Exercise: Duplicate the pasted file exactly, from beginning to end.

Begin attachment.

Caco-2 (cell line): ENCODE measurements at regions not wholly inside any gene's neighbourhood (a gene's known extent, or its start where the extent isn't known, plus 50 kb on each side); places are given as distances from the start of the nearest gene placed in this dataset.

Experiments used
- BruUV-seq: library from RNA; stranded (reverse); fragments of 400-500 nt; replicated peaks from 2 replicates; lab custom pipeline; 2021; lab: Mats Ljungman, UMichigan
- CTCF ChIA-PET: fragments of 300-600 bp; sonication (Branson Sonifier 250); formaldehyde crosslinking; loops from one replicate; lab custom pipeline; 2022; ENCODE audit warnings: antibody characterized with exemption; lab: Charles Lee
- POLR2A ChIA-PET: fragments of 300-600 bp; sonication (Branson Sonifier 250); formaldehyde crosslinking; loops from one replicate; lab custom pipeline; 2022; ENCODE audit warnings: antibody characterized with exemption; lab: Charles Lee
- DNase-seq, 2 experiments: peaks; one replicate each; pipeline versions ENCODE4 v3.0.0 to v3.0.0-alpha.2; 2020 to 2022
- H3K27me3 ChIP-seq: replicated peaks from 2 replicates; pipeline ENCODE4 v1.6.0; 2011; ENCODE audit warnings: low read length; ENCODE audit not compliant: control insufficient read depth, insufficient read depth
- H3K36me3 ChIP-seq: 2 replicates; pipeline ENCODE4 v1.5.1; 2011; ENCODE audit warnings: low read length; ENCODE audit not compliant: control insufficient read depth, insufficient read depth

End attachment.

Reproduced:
Caco-2 (cell line): ENCODE measurements at regions not wholly inside any gene's neighbourhood (a gene's known extent, or its start where the extent isn't known, plus 50 kb on each side); places are given as distances from the start of the nearest gene placed in this dataset.

Experiments used
- BruUV-seq: library from RNA; stranded (reverse); fragments of 400-500 nt; replicated peaks from 2 replicates; lab custom pipeline; 2021; lab: Mats Ljungman, UMichigan
- CTCF ChIA-PET: fragments of 300-600 bp; sonication (Branson Sonifier 250); formaldehyde crosslinking; loops from one replicate; lab custom pipeline; 2022; ENCODE audit warnings: antibody characterized with exemption; lab: Charles Lee
- POLR2A ChIA-PET: fragments of 300-600 bp; sonication (Branson Sonifier 250); formaldehyde crosslinking; loops from one replicate; lab custom pipeline; 2022; ENCODE audit warnings: antibody characterized with exemption; lab: Charles Lee
- DNase-seq, 2 experiments: peaks; one replicate each; pipeline versions ENCODE4 v3.0.0 to v3.0.0-alpha.2; 2020 to 2022
- H3K27me3 ChIP-seq: replicated peaks from 2 replicates; pipeline ENCODE4 v1.6.0; 2011; ENCODE audit warnings: low read length; ENCODE audit not compliant: control insufficient read depth, insufficient read depth
- H3K36me3 ChIP-seq: 2 replicates; pipeline ENCODE4 v1.5.1; 2011; ENCODE audit warnings: low read length; ENCODE audit not compliant: control insufficient read depth, insufficient read depth